Concerned about reports that reporters are being denied access to public areas and public officials in regards to the BP oil spill story, the American Federation of Television and Radio Artists (AFTRA) has announced it will begin work to open up the story to full coverage by the press, including all broadcast media.
The union is initiating a program to monitor instances of denial of access in coverage of the disaster at BP’s Deepwater Horizon oil rig facility.
“We are concerned about continuing reports that journalists are being denied access to sources and public places necessary for them to fully cover this important story,” said AFTRA National President Roberta Reardon. “The causes and effects of the explosion of the Deepwater Horizon must be uncovered and analyzed, and our only hope of getting to the truth is through investigative journalism by professionals with unfettered and unfiltered access to the sources.”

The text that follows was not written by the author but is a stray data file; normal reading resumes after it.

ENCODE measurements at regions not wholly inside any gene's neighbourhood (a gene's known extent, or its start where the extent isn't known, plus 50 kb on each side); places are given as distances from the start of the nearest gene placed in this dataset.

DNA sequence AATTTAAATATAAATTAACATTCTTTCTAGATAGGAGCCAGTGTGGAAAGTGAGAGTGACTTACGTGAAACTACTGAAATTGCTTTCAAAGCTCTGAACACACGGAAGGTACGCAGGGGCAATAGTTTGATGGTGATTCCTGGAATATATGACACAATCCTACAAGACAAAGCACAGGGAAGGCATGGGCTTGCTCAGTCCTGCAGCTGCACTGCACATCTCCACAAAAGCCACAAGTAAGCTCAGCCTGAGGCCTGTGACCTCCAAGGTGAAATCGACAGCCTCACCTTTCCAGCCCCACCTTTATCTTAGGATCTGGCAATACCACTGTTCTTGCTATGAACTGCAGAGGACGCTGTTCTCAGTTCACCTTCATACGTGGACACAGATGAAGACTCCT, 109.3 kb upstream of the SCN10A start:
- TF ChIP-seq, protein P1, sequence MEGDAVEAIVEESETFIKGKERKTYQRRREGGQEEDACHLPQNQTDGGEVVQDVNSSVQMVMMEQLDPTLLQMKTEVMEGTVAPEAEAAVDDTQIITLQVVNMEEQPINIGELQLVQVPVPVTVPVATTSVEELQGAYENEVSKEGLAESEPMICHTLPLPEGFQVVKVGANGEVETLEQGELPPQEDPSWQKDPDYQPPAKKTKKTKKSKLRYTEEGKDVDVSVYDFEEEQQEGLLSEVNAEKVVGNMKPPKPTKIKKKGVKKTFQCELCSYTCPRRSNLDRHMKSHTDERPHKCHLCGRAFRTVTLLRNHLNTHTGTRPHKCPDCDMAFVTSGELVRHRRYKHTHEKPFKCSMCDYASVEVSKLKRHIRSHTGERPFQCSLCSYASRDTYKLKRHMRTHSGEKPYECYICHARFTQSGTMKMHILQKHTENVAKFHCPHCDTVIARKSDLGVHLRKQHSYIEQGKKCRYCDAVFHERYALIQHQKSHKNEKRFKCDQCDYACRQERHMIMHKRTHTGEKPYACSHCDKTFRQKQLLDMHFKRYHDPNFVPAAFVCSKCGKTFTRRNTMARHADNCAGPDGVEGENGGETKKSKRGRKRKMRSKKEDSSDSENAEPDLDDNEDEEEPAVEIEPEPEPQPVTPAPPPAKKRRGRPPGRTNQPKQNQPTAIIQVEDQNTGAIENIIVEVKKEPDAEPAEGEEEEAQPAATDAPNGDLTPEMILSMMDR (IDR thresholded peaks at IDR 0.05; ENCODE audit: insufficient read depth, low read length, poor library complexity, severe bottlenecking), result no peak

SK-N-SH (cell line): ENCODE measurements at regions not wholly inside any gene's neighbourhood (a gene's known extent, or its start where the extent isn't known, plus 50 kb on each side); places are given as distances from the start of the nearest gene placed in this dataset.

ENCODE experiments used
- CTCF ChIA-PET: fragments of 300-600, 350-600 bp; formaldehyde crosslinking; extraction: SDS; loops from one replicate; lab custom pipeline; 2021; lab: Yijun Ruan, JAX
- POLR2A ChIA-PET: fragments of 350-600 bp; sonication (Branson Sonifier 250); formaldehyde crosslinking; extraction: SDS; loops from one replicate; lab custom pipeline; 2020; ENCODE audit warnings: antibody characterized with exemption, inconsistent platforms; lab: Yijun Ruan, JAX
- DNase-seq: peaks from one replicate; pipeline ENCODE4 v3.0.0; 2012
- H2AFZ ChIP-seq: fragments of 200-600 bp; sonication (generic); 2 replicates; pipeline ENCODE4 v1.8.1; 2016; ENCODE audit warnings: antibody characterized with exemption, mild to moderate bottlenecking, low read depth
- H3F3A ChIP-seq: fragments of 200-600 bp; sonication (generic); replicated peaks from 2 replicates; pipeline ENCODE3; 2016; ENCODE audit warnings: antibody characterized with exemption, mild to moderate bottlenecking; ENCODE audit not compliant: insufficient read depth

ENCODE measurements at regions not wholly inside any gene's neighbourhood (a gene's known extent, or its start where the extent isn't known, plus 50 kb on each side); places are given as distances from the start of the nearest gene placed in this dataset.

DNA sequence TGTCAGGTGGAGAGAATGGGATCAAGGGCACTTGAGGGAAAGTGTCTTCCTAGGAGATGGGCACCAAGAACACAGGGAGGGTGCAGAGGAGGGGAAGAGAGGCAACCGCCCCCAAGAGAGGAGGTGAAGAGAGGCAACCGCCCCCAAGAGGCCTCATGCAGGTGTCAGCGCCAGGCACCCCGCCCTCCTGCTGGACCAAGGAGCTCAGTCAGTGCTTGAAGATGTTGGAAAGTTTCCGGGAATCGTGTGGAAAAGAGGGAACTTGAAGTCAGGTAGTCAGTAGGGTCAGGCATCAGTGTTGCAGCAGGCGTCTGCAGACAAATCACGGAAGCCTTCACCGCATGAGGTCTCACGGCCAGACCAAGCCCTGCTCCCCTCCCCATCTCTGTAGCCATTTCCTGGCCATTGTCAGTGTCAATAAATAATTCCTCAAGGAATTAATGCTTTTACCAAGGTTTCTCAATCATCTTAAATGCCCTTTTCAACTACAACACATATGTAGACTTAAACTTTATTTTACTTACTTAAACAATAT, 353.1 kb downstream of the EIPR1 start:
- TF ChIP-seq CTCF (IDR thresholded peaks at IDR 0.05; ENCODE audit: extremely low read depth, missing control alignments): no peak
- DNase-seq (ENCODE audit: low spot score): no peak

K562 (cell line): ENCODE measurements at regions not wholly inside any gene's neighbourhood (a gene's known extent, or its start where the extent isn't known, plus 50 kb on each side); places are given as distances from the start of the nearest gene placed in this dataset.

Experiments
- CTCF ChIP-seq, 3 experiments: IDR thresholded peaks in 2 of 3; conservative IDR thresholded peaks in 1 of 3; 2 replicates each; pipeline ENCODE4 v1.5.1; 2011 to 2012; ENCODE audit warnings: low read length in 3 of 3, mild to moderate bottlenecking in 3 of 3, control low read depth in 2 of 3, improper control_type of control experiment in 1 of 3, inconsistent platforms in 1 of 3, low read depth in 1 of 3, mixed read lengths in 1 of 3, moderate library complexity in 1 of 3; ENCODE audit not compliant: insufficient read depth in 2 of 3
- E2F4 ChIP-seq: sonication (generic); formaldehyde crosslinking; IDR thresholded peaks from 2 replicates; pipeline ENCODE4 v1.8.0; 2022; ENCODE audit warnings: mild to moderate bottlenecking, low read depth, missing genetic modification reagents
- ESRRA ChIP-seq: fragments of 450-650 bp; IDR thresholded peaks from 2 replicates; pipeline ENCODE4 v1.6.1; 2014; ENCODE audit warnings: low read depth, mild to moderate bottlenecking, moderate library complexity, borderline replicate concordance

A clearing house for journalist accounts of access denied has been established on the web at the following site: www.aftra.com/access4media.htm, and is also accepting similar accounts at www.aftra.com/access4media.htm. The site also offers tips on covering the story safely.
In a statement, the union said, “AFTRA will keep all of its members, including broadcast journalists, recording artists and television and radio performers and other performers, informed so that they can work with allies in the labor movement and the community to advocate for complete transparency from both the government and private corporations.”